First, keep in mind that with e-mail there are no guarantees. The SLA is a best effort one and that is it. In fact, it is a wonder and a tribute to the designers, that e-mail works as well as it does.
First question to be answered is “Was Outlook or whatever mail program you are using, up and running to send the message on January 1?” If not, you have your answer right there. The message was sent when the program was loaded on January 2. If it was running on January 1, then there are a few methods you can use.
The definitive one is to have the recipient send you the complete headers from the message. From the headers, you can gain all the information you need to arrive at an explanation.
One tool you can use is message tracking, which will show what time the message passed through your server. If it left your server on January 1, you are off the hook.
The other method would be to peruse your SMTP logs. This will show the conversation with the first receiving server along with the time each back and forth between the servers occurred. This will show whether there was a problem in communications between the two servers, whether the mail server on the other end was down and the message sat in your server queue for sometime before being sent, and other nifty stuff like that. This method can leave you a bit bleary eyed and perhaps dizzy, since there could be much talk between many servers about various messages being sent and received so that you would not find all the information about the message in question in one neat block. I do not do this work very often so I cannot recommend any parsing tools that may help you, but I am sure that someone else can chime in to recommend their favorite, or just tough it out to find what you need (find can be a very good friend here).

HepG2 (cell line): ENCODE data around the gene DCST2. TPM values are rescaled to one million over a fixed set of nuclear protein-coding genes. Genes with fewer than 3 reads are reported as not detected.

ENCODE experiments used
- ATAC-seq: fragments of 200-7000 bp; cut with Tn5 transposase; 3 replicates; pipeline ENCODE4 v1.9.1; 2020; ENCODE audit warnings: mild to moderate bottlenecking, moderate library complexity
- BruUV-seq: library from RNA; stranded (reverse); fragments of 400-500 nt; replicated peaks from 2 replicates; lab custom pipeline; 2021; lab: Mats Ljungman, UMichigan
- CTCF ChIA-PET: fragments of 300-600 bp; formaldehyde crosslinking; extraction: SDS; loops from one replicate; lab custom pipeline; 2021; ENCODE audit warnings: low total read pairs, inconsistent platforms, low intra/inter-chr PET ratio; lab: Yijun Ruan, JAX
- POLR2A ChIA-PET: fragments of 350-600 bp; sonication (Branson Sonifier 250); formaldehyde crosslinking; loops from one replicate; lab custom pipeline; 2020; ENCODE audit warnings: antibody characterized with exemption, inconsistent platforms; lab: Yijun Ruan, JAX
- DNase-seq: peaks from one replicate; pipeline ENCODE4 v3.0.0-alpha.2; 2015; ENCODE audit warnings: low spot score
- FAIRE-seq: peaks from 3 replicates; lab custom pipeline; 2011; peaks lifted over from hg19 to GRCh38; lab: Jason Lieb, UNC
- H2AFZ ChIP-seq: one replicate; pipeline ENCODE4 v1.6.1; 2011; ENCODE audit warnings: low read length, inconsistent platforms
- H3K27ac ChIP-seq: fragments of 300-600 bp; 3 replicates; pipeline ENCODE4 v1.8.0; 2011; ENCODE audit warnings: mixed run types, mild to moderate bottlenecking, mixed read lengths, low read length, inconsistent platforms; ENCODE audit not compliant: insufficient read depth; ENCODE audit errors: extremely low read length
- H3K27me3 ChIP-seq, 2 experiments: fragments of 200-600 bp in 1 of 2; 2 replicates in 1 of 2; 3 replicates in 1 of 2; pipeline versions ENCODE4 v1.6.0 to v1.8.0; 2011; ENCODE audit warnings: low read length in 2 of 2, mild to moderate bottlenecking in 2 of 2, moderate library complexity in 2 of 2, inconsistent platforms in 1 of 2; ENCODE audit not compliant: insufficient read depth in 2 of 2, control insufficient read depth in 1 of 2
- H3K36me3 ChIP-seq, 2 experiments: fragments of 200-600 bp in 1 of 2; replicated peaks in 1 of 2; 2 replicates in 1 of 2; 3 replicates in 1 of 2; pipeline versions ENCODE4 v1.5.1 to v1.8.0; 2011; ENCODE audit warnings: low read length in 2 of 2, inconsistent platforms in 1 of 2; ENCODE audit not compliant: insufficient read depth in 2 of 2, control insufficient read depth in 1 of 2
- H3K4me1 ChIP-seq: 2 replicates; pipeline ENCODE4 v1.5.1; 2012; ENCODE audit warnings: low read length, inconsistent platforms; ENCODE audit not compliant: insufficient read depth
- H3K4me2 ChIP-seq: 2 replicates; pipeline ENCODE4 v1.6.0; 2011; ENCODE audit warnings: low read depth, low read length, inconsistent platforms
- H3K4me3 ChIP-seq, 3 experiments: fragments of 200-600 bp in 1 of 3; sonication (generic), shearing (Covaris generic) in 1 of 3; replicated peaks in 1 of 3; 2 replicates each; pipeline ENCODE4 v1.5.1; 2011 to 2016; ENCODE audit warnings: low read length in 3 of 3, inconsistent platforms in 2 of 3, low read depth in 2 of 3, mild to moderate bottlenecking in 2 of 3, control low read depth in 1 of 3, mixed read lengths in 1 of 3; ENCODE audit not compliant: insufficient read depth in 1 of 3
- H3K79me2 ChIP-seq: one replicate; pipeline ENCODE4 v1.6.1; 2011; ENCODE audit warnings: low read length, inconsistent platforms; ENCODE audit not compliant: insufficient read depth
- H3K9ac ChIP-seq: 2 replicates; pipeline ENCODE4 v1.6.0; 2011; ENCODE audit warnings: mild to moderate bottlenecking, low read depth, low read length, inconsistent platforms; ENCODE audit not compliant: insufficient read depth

If you have asked, and the recipient has told you that there was no problem with their e-mail over the weekend, I’d take that with a grain of salt. The admin could have already resolved the issue before most people may have been aware that there was a problem. If this was the case, your server would have tried to resend your message on a periodic basis. When the server came back online, there would have been a backlog of messages to process and his server would have started. Your message would have been sent at the next opportunity, and may have hung around in his server waiting to be processed and placed in the recipient’s mailbox.